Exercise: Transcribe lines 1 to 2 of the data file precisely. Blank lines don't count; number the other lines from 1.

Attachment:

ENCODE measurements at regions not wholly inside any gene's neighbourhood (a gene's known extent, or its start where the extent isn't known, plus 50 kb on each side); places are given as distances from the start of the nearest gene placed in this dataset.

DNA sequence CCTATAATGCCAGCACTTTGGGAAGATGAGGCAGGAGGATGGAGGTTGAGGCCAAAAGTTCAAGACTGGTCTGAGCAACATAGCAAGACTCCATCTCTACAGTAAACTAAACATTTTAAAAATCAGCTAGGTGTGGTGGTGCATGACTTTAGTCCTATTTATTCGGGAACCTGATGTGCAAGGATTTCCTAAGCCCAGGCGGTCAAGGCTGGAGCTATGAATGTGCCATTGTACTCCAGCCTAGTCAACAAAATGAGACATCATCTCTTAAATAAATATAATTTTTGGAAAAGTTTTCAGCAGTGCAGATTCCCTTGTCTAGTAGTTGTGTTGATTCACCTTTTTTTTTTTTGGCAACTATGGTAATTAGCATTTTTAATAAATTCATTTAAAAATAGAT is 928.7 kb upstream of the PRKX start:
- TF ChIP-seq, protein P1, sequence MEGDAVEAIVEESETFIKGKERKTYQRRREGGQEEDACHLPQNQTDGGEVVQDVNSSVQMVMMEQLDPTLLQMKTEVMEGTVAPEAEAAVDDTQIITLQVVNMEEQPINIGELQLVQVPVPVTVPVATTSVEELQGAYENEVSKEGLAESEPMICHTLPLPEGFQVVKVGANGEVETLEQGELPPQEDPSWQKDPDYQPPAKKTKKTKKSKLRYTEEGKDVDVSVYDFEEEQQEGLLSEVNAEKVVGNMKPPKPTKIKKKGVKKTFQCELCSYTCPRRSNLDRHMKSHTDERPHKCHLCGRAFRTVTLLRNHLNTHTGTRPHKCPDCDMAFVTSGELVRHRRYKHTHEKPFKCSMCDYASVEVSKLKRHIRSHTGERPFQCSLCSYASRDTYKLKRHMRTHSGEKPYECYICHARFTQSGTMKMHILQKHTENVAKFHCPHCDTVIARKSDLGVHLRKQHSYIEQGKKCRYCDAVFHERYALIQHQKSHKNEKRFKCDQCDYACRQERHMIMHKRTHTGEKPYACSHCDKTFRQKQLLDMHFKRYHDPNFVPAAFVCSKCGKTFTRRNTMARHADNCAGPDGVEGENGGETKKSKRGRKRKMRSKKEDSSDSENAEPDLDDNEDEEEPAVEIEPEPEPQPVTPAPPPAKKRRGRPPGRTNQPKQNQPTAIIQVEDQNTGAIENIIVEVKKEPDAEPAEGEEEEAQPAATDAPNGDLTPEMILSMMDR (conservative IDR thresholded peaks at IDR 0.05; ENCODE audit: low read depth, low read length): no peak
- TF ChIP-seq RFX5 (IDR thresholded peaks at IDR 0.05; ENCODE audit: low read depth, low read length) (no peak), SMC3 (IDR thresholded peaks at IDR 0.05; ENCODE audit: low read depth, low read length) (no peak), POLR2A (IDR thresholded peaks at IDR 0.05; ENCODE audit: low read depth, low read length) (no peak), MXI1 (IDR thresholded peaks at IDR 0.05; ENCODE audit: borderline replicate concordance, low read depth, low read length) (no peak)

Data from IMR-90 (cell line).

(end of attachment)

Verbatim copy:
ENCODE measurements at regions not wholly inside any gene's neighbourhood (a gene's known extent, or its start where the extent isn't known, plus 50 kb on each side); places are given as distances from the start of the nearest gene placed in this dataset.

DNA sequence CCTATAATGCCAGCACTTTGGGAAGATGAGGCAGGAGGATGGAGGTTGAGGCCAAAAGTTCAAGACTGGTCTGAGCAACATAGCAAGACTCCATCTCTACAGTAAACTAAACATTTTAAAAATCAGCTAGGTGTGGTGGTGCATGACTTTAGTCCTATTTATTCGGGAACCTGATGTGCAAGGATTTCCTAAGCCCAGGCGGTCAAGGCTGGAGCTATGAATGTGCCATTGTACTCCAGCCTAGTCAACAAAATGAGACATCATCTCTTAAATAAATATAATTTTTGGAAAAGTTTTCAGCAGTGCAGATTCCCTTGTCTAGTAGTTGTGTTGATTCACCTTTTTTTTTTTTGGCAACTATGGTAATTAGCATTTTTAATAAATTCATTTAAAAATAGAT is 928.7 kb upstream of the PRKX start: